# Proving the A is the limit of the sequence

I have an exam next week and i really need some help with this task...

which i edited to show you the part that i can't understand.

• The task is to prove that A is the limit of the sequence, using the definition.

I understand that he increased its value overall to show me that the left side is smaller than the right side.

What i don't know, is what's the method to increase/decrease a value of a sequence? I clearly can't add (or substract or whatever) any x to the numerator and any y to the denominator, there must be some rule...

And second, why did he have do that in the first place? Why did he check whether the right side is bigger than the left side? Why did he took a bigger number to do check all of this? Why couldn't he just skip that step??

thank you!

Essentially you are increasing the numerator and reducing the denominator, which is fine so long as everything stays positive.

If $x,y$ are both positive and $a \ge 0$ and $0 \lt b \lt y$ then you have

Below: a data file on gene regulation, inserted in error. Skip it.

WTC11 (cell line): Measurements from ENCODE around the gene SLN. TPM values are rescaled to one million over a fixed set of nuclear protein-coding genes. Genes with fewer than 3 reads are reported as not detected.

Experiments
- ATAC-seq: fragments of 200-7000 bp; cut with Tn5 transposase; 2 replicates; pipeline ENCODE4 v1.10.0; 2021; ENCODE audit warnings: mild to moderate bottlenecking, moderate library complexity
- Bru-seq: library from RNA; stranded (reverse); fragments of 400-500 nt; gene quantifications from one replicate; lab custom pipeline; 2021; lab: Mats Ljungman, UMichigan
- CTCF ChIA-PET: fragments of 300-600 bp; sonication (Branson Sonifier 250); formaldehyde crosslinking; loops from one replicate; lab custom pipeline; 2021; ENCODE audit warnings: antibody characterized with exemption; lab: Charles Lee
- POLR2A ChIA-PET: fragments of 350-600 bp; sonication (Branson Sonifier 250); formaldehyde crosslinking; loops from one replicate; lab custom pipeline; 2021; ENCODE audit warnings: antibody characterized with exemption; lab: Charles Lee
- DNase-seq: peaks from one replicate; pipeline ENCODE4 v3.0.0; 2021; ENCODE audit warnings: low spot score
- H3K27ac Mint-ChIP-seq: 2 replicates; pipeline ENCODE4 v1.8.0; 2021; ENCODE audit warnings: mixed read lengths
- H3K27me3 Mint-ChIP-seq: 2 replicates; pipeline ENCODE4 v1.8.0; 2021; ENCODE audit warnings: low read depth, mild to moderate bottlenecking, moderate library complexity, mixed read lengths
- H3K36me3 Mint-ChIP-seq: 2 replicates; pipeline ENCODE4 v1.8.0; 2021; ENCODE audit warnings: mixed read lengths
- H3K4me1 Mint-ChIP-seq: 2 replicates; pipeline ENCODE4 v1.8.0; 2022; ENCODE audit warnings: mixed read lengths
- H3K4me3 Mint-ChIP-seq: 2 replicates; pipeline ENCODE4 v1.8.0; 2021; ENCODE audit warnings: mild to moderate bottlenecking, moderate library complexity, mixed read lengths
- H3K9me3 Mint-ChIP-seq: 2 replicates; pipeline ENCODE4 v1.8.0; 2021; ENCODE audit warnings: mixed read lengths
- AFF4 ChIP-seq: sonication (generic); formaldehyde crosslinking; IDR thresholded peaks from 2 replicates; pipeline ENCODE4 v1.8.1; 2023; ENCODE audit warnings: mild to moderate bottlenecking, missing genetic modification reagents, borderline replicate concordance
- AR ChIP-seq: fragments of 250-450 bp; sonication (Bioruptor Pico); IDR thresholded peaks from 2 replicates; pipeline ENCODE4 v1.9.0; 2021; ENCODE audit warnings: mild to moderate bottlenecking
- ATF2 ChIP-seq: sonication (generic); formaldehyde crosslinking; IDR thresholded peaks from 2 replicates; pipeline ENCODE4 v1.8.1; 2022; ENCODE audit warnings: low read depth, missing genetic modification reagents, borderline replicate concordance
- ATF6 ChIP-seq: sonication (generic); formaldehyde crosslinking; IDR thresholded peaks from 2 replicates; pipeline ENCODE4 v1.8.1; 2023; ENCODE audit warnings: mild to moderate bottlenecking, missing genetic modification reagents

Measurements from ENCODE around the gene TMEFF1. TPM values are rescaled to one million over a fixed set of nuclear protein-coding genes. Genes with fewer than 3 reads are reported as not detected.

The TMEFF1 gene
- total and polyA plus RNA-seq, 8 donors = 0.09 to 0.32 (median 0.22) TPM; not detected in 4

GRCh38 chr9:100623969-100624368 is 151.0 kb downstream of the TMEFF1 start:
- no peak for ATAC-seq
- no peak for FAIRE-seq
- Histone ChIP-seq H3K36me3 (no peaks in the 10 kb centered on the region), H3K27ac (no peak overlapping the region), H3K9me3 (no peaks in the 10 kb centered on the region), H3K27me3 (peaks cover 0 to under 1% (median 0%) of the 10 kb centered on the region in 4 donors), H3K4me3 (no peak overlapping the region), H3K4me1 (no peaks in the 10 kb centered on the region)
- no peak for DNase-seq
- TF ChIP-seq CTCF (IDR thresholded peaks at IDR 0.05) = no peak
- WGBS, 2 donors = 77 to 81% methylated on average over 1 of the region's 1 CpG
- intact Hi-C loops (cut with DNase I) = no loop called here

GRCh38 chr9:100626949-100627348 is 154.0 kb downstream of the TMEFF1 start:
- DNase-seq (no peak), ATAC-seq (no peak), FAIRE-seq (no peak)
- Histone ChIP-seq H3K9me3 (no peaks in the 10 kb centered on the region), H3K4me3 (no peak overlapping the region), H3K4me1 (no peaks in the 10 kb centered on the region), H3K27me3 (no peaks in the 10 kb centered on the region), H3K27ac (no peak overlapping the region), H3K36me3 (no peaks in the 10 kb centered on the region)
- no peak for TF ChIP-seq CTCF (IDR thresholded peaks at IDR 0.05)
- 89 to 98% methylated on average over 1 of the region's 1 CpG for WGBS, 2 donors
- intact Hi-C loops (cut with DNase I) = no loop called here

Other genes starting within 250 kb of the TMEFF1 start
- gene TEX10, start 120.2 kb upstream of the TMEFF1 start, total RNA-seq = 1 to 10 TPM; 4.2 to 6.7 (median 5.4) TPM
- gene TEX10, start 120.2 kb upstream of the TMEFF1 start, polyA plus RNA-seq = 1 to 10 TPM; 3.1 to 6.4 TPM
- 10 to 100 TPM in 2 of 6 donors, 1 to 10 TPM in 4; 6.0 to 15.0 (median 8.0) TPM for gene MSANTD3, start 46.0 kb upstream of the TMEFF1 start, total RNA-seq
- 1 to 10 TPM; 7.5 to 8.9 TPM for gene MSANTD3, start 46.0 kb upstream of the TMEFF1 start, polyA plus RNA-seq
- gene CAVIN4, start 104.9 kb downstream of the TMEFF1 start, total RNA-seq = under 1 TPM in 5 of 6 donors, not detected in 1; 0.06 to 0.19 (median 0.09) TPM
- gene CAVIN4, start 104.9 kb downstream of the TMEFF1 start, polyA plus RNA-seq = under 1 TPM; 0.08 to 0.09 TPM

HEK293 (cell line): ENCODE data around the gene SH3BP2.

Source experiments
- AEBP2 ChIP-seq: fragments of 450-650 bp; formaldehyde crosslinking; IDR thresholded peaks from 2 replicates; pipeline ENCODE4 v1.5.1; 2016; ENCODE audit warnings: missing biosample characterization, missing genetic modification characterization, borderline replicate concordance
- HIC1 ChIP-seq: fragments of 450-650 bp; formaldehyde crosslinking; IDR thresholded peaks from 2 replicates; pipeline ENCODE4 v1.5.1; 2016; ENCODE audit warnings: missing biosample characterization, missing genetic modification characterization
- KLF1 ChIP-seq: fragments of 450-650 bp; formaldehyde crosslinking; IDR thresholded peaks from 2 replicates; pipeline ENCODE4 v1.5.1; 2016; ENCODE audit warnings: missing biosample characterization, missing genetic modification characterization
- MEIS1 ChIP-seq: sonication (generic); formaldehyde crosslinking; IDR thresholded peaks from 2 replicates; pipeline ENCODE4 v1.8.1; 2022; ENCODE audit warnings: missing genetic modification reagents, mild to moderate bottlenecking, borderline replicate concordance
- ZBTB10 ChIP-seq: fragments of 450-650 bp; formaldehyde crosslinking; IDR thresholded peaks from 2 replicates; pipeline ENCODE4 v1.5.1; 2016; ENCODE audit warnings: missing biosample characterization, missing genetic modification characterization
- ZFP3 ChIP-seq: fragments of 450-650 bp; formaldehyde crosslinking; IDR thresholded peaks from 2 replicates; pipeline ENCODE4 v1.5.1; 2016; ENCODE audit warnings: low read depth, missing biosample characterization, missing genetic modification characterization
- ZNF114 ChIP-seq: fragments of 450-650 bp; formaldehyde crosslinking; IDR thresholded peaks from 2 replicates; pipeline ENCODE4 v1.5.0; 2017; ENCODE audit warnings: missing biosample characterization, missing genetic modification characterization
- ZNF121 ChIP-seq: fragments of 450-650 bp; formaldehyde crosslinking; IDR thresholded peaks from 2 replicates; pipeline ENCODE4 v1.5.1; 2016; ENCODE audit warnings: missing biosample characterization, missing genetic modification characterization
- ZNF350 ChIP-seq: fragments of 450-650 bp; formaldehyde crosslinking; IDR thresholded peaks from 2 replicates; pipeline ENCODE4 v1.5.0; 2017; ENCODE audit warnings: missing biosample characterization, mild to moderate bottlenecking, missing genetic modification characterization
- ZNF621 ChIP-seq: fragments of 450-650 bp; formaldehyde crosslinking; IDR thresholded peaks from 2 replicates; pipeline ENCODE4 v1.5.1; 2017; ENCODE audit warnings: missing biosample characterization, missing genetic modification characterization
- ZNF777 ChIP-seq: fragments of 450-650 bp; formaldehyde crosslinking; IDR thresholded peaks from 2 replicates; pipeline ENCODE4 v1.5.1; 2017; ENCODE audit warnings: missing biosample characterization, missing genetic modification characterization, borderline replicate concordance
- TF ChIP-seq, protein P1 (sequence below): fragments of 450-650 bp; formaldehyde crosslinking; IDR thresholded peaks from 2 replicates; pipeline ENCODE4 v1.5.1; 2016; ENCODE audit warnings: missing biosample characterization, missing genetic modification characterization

• $\dfrac{x}{y} \le \dfrac{x+a}{y}$ and
• $\dfrac{x}{y} \lt \dfrac{x}{y-b}$, so
• $\dfrac{x}{y} \lt \dfrac{x+a}{y-b}$

Here $x=4n^2+3n$, $y=2n^4-n^2+5$, $a=3n^2-3n$, $b=n^4-n^2+5$ and presumably $n\ge 1$

The aim is to get the numerator and denominator into simpler forms, here $\dfrac{7n^2}{n^4}$ so you can then look at $\dfrac{7}{n^2}$

• But why did he need to create inequality? Why couldn't he just go along with equalities? I'm sorry, but for some reason i can't see why that move was necessary... Also, using your example, whats the method of choosing 'a' and 'b'? Oct 9, 2016 at 13:19
• Equaility would have worked too and makes little difference. The choice of $a$ and $b$ here is to get the numerator and denominator into the simpler forms $cx^d$ so that dividing one by the other is easy Oct 9, 2016 at 16:23